Signs and symptoms


Signs and symptoms of Ebola.[7]

Signs and symptoms of Ebola virus disease (EVD) usually begin suddenly with an influenza-like stage characterized by fatigue, fever, headaches, joint, muscle, and abdominal pain.[8][9] Vomiting, diarrhea, and loss of appetite are also common.[9] Less common symptoms include the following: sore throat, chest pain, hiccups, shortness of breath, and trouble swallowing.[9] The average time between contracting the infection and the start of symptoms (incubation period) is 8 to 10 days, but it can vary between 2 and 21 days.[9][10] Skin manifestations may include a maculopapular rash (in about 50% of cases).[11] Early symptoms of EVD may be similar to those of malaria, dengue fever, or other tropical fevers, before the disease progresses to the bleeding phase.[8]

In 40–50% of cases, bleeding from puncture sites and mucous membranes (e.g., gastrointestinal tract, nose, vagina, and gums) has been reported.[12] In the bleeding phase, which typically begins five to seven days after first symptoms,[13] internal and subcutaneous bleeding may present itself in the form of reddened eyes and bloody vomit.[8] Bleeding into the skin may create petechiae, purpura, ecchymoses, and hematomas (especially around needle injection sites).[14] Sufferers may cough up blood, vomit it, or excrete it in their stool.[15]

Heavy bleeding is rare and is usually confined to the gastrointestinal tract.[11][16] In general, the development of bleeding symptoms often indicates a worse prognosis and this blood loss can result in death.[8] All people infected show some signs of circulatory system involvement, including impaired blood clotting.[11] If the infected person does not recover, death due to multiple organ dysfunction syndrome occurs within 7 to 16 days (usually between days 8 and 9) after first symptoms.[13]



Bushmeat being prepared for cooking in Ghana, 2013. Human consumption of equatorial animals in Africa in the form of bushmeat has been linked to the transmission of diseases to people, including Ebola.[32]

Bats are considered the most likely natural reservoir of EBOV. Plants, arthropods, and birds were also considered.[1][33] Bats were known to reside in the cotton factory in which the first cases for the 1976 and 1979 outbreaks were observed, and they have also been implicated in Marburg virus infections in 1975 and 1980.[34] Of 24 plant species and 19 vertebrate species experimentally inoculated with EBOV, only bats became infected.[35] The absence of clinical signs in these bats is characteristic of a reservoir species. In a 2002–2003 survey of 1,030 animals including 679 bats from Gabon and the Republic of the Congo, 13 fruit bats were found to contain EBOV RNA fragments.[36] As of 2005, three types of fruit bats (Hypsignathus monstrosus, Epomops franqueti, and Myonycteris torquata) have been identified as being in contact with EBOV. They are now suspected to represent the EBOV reservoir hosts.[37][38] Antibodies against Zaire and Reston viruses have been found in fruit bats in Bangladesh, thus identifying potential virus hosts and signs of the filoviruses in Asia.[39]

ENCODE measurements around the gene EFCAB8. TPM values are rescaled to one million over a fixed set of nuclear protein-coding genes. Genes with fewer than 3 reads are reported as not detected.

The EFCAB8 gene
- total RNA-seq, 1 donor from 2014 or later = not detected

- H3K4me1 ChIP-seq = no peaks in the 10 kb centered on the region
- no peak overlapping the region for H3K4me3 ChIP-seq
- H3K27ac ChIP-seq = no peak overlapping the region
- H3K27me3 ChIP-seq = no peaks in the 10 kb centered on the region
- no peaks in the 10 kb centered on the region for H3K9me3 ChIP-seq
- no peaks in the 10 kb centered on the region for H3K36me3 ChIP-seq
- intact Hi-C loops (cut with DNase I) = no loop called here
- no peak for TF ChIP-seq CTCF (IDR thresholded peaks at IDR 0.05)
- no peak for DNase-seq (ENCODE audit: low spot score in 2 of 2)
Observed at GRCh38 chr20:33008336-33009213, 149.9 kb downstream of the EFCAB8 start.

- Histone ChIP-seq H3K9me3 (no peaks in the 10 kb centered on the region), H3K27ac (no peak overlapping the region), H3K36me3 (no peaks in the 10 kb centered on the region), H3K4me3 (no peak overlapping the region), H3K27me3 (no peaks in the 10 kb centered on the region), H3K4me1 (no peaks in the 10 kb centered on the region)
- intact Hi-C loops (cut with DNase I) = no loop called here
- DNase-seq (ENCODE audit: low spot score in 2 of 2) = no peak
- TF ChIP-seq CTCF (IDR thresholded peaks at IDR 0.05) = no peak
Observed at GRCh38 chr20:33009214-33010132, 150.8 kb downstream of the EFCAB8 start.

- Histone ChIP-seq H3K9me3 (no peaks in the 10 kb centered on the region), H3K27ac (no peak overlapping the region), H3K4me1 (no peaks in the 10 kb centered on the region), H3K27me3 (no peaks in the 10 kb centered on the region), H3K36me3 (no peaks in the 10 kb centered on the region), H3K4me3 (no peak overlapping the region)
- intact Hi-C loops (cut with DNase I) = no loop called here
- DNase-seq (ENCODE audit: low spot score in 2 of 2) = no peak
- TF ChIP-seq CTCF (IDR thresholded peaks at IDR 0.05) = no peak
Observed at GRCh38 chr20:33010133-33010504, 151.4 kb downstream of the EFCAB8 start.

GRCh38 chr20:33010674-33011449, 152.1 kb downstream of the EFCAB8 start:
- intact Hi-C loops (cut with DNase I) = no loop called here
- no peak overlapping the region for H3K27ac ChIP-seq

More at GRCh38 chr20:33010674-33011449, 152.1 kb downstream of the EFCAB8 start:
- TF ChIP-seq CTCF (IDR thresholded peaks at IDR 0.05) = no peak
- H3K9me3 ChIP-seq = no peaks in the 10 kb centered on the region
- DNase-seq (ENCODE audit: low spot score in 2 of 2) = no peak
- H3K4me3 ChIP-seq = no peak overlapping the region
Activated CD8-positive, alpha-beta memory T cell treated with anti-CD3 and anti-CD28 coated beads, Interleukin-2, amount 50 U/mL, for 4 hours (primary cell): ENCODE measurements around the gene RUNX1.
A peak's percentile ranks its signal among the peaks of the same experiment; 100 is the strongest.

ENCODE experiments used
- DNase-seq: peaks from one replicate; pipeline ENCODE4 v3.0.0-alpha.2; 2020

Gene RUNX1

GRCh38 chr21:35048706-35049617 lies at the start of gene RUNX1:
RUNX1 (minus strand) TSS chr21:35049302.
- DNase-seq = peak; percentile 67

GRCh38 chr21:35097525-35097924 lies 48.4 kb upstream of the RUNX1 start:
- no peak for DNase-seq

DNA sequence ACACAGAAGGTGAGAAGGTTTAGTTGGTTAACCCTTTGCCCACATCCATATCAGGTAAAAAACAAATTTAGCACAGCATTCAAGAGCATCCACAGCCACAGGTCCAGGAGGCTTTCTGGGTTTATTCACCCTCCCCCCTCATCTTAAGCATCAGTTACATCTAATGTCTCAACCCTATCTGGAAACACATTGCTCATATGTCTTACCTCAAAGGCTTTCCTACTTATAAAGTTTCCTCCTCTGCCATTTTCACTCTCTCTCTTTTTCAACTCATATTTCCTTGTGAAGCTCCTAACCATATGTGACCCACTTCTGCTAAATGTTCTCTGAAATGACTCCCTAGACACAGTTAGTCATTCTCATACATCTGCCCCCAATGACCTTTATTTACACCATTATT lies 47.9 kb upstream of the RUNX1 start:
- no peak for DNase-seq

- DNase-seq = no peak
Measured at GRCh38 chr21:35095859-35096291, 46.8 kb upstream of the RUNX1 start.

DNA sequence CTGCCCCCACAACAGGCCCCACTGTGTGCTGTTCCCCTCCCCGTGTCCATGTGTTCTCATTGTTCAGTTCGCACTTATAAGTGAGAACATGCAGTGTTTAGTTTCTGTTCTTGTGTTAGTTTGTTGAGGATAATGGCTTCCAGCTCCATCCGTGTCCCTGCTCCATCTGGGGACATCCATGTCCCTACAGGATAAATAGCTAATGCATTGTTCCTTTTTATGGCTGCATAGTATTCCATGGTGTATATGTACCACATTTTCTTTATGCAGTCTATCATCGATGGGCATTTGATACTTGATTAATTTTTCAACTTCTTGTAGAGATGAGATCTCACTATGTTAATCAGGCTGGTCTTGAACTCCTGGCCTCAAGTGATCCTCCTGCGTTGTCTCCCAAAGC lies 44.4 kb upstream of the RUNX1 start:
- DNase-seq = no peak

Between 1976 and 1998, in 30,000 mammals, birds, reptiles, amphibians and arthropods sampled from outbreak regions, no Ebola virus was detected apart from some genetic traces found in six rodents (Mus setulosus and Praomys) and one shrew (Sylvisorex ollula) collected from the Central African Republic.[34][40] Traces of EBOV were detected in the carcasses of gorillas and chimpanzees during outbreaks in 2001 and 2003, which later became the source of human infections. However, the high lethality from infection in these species makes them unlikely as a natural reservoir.[34]

Transmission between natural reservoir and humans is rare, and outbreaks are usually traceable to a single case where an individual has handled the carcass of gorilla, chimpanzee or duiker.[41] Fruit bats are also eaten by people in parts of West Africa where they are smoked, grilled or made into a spicy soup.[38][42]

“The Hot Zone” by Richard Preston Audiobook 1 of 8 (you may enjoy it too)

The Hot Zone by Richard Preston Audiobook 1 of 8


Antonín Dvořák – Symphony No. 6 in D major, Op. 60, B. 112: make music part of your life series

Antonín DvořákSymphony No. 6 in D major, Op. 60, B. 112

Saint of the Day for Thursday, October 9th, 2014: Sts. Denis, Rusticus, and Eleutherius

today’s holiday: Han’gul Day

English: statue of King Sejong the Great, in D...

English: statue of King Sejong the Great, in Deoksugung. 한국어: 덕수궁에 있는 세종대왕상 (Photo credit: Wikipedia)

Han’gul Day

This day commemorates the invention of the Korean alphabet by scholars under the direction of King Sejong of the Yi Dynasty in 1446. The day is celebrated with Confucian rituals and Choson-period court dances performed at Yongnung, the king’s tomb, in Yoju, Kyonggi. Yoju also stages the King Sejong Cultural Festival, with chanting and processions at Shilluksa Temple, farmers’ dances, games such as tug of war, and a lantern parade. In some areas, there are calligraphy contests for both children and adults. Ceremonies are also held at the King Sejong Memorial Center near Seoul. More… Discuss

quotation: John Milton

Assuredly we bring not innocence into the world, we bring impurity much rather: that which purifies us is trial, and trial is by what is contrary.

John Milton (1608-1674) Discuss

today’s birthday: Aimee Semple McPherson (1890)

Aimee Semple McPherson (1890)